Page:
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Licorice Supplement vs. H. Pylori Infection

Licorice Supplement vs. H. Pylori Infection: Main Image
56% of the GutGard group had no evidence of H. pylori in the test group vs. 4% of the placebo group

The proportion of people who carry Helicobacter pylori (H. pylori)—bacteria that can infect the human stomach lining—ranges from around 7% in industrialized, Western countries to as high as 95% in developing countries, and much remains to be learned about how this human hitchhiker affects health. One thing is known for sure: For some people, H. pylori increases the risk of ulcers and stomach cancer.

This has led to efforts to eliminate the infection in people with symptoms by prescribing multiple antibiotics and medications to inhibit stomach acid production. These efforts have met with mixed success, and now researchers are turning to an ancient remedy—licorice root—to confront the wily H. pylori.

GutGard put to the test

Researchers used a urea breath test and a stool test for H. pylori presence, and identified 107 adults who were infected with the bacteria. Participants were randomly selected to receive a GutGard supplement or a placebo pill (no active ingredient) once per day, for 60 days. Each GutGard capsule contained 150 mg of licorice root extract (Glycyrrhiza glabra), standardized to provide precise quantities, by weight, of specific components, including glabridin, glabrol, eicosanyl caffeate, docosyl caffeate, glycyrrhizin, and total flavonoids.

After 60 days, people in the GutGard group were significantly less likely to test positive for H. pylori compared with those taking placebo.

  • 56% of the GutGard group had no evidence of H. pylori in the stool test vs. 4% of the placebo group.
  • 48% of the GutGard group had no evidence of H. pylori in the urea breath test vs. 2% of the placebo group.
  • GutGard was 73.2%, or 1.73, times more effective than placebo for managing H. pylori infection.

The pros and cons of licorice root

This was a placebo-controlled, double-blinded trial, the gold standard of research, but consider some caveats before deciding if GutGard is right for you:

  • Know your supplement. GutGard is a proprietary, licorice root formulation, and is standardized to ensure each pill delivers the same amount of active components. Other products may not be comparable, and may not provide the same benefits, or the same level of safety and purity.
  • Consult a pro. Before taking any supplement with licorice root, talk to a knowledgeable healthcare provider who has access to your medical history, including a complete listing of all of the medications you’re taking.
  • Consider contraindications. The contraindication list for licorice root is long; this product may not be right for you if you have kidney disease, high blood pressure, heart disease, heart failure, diabetes, thyroid problems, or electrolyte imbalances. Do not use GutGard or any other licorice root supplement without first talking to your doctor or pharmacist, if you have any of these conditions.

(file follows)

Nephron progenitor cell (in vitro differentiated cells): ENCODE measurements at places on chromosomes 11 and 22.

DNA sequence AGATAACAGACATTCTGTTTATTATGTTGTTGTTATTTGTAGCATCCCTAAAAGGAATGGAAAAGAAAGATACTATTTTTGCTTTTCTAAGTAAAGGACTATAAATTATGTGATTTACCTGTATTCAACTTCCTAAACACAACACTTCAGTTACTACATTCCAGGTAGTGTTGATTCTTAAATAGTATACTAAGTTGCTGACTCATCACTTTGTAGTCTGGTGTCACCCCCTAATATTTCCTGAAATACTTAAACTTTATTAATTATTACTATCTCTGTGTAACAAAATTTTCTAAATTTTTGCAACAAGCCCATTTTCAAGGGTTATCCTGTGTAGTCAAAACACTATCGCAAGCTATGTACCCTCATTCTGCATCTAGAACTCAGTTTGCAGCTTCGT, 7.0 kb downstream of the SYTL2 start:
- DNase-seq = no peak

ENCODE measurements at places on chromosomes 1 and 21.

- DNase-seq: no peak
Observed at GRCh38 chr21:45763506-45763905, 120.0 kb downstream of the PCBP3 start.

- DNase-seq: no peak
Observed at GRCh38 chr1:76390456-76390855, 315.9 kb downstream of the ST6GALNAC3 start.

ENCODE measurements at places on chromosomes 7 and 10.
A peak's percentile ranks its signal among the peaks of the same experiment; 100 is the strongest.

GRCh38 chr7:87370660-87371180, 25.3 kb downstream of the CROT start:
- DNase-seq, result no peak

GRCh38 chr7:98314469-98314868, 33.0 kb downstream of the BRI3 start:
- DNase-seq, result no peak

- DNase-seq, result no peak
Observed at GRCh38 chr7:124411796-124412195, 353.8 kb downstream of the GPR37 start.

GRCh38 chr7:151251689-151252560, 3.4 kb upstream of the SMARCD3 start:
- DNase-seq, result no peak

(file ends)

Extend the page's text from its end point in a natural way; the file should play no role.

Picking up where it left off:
• Assess need. Even if you test positive for H. pylori, if you don’t have symptoms, you may not need treatment. Some research suggests the bacteria can provide important health benefits, so talk with your doctor before deciding to rid yourself of H. pylori.
  • Manage medicines. Licorice root can interact negatively with many medications, causing serious side effects. Do not mix licorice root with high blood pressure medications, laxatives, diuretics, hormone therapies, blood thinners, or corticosteroids.
  • Sort the specifics. Specific medications that may not mix well with licorice root include clarithromycin, cyclosporine, diltiazem, estrogen, indinivr, ketamine, lovastatin, phenobarbital, orphenadrine, secobarbital, celecoxib, dexamethasone, diclofenac, fluvastatin, glipizide, ibuprofen, irbesartan, losartan, phenytoin, piroxicam, tamoxifen, tolbutamide, torsemide, triazolam, and warfarin.

As a final note, GutGard was well tolerated by the study participants; those taking it did not report more side effects than people taking placebo. This suggests the product may be safe for many people, but if you have chronic health conditions or regularly take medications, talk to your doctor before using it.

(Evid Based Complement Alternat Med 2013. doi: dx.doi.org/10.1155/2013/263805)

Suzanne Dixon, MPH, MS, RD, an author, speaker, and internationally recognized expert in chronic disease prevention, epidemiology, and nutrition, has taught medical, nursing, public health, and alternative medicine coursework. She has delivered over 150 invited lectures to health professionals and consumers and is the creator of a nutrition website acclaimed by the New York Times and Time magazine. Suzanne received her training in epidemiology and nutrition at the University of Michigan, School of Public Health at Ann Arbor.

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